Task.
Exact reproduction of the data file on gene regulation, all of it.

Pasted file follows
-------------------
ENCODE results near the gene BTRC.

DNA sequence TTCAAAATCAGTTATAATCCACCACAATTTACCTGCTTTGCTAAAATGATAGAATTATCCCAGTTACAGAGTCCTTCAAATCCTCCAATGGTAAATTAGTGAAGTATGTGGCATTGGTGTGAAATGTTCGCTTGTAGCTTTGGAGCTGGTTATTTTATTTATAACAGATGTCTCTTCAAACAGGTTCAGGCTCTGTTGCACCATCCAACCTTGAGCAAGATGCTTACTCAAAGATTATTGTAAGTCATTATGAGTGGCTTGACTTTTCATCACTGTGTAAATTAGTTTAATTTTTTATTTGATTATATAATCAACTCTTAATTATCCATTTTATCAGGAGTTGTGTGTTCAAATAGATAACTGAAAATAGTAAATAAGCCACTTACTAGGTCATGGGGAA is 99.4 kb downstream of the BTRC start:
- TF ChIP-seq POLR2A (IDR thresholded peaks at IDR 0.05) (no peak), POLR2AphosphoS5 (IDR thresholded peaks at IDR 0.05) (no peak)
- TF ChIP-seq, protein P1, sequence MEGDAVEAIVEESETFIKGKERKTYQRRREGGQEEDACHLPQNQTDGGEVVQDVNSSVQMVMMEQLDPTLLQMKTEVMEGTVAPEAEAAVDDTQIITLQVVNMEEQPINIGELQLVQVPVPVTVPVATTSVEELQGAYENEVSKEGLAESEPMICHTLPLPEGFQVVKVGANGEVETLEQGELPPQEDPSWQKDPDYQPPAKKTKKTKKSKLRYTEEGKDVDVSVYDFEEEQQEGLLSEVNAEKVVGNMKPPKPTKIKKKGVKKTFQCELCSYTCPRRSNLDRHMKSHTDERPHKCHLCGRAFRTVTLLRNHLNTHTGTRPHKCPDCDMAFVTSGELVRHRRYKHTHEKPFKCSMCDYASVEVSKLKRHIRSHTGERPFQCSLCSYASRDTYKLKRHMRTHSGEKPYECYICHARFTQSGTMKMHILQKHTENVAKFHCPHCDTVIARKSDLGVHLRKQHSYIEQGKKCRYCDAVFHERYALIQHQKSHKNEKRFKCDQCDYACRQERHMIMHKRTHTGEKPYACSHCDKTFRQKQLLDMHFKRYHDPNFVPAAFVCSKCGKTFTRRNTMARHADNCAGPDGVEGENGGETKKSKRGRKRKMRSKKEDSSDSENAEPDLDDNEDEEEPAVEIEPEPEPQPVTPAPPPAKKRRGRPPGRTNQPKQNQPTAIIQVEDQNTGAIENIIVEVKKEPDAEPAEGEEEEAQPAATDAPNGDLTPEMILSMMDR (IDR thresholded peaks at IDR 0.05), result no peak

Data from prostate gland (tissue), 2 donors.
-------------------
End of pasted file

ENCODE results near the gene BTRC.

DNA sequence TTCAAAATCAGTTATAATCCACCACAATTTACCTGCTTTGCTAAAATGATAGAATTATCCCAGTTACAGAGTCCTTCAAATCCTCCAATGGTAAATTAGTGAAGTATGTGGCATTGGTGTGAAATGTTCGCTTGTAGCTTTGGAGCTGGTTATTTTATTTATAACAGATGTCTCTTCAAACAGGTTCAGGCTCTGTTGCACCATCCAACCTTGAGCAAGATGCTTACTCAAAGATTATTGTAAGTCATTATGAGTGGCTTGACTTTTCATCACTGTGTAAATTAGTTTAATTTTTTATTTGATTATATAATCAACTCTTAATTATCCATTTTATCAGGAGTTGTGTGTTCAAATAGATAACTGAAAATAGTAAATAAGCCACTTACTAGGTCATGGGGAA is 99.4 kb downstream of the BTRC start:
- TF ChIP-seq POLR2A (IDR thresholded peaks at IDR 0.05) (no peak), POLR2AphosphoS5 (IDR thresholded peaks at IDR 0.05) (no peak)
- TF ChIP-seq, protein P1, sequence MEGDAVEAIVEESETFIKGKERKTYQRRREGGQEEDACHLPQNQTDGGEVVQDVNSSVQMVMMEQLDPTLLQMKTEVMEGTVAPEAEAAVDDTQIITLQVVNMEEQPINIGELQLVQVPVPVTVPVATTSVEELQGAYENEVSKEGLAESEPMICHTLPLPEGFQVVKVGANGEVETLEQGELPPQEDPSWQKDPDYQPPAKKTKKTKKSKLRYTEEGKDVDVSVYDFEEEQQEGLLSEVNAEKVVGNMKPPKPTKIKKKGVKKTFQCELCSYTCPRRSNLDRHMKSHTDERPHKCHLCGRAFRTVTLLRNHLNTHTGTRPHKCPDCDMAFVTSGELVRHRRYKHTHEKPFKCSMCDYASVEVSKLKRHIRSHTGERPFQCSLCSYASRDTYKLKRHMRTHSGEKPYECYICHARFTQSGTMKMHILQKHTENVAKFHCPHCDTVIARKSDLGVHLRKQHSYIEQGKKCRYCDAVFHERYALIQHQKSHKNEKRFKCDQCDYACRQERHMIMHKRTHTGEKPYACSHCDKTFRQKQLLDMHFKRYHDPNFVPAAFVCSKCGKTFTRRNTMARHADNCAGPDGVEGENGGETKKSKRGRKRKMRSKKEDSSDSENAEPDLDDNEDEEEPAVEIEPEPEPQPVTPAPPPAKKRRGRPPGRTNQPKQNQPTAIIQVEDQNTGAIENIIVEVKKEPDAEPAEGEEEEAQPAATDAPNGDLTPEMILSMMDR (IDR thresholded peaks at IDR 0.05), result no peak

Data from prostate gland (tissue), 2 donors.